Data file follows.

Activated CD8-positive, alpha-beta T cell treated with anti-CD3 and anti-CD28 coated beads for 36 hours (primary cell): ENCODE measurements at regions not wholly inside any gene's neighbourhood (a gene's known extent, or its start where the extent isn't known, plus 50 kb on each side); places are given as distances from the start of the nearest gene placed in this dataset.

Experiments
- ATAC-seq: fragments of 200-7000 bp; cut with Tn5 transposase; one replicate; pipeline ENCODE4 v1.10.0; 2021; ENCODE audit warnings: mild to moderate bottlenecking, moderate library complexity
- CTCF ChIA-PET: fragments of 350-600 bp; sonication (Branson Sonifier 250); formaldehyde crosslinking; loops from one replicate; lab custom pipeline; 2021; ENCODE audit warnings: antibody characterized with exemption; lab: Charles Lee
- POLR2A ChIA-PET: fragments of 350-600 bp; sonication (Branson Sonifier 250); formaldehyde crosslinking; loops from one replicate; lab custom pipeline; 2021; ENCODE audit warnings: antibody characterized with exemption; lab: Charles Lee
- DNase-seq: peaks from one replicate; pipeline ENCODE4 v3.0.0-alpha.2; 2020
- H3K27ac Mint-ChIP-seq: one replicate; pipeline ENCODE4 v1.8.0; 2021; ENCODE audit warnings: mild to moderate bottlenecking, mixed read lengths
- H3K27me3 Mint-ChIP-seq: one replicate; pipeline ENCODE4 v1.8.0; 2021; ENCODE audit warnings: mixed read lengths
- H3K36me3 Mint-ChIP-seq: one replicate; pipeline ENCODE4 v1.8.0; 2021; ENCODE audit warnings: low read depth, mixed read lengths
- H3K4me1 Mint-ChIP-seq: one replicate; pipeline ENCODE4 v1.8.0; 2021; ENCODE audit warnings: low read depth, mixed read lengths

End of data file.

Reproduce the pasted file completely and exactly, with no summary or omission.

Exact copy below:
Activated CD8-positive, alpha-beta T cell treated with anti-CD3 and anti-CD28 coated beads for 36 hours (primary cell): ENCODE measurements at regions not wholly inside any gene's neighbourhood (a gene's known extent, or its start where the extent isn't known, plus 50 kb on each side); places are given as distances from the start of the nearest gene placed in this dataset.

Experiments
- ATAC-seq: fragments of 200-7000 bp; cut with Tn5 transposase; one replicate; pipeline ENCODE4 v1.10.0; 2021; ENCODE audit warnings: mild to moderate bottlenecking, moderate library complexity
- CTCF ChIA-PET: fragments of 350-600 bp; sonication (Branson Sonifier 250); formaldehyde crosslinking; loops from one replicate; lab custom pipeline; 2021; ENCODE audit warnings: antibody characterized with exemption; lab: Charles Lee
- POLR2A ChIA-PET: fragments of 350-600 bp; sonication (Branson Sonifier 250); formaldehyde crosslinking; loops from one replicate; lab custom pipeline; 2021; ENCODE audit warnings: antibody characterized with exemption; lab: Charles Lee
- DNase-seq: peaks from one replicate; pipeline ENCODE4 v3.0.0-alpha.2; 2020
- H3K27ac Mint-ChIP-seq: one replicate; pipeline ENCODE4 v1.8.0; 2021; ENCODE audit warnings: mild to moderate bottlenecking, mixed read lengths
- H3K27me3 Mint-ChIP-seq: one replicate; pipeline ENCODE4 v1.8.0; 2021; ENCODE audit warnings: mixed read lengths
- H3K36me3 Mint-ChIP-seq: one replicate; pipeline ENCODE4 v1.8.0; 2021; ENCODE audit warnings: low read depth, mixed read lengths
- H3K4me1 Mint-ChIP-seq: one replicate; pipeline ENCODE4 v1.8.0; 2021; ENCODE audit warnings: low read depth, mixed read lengths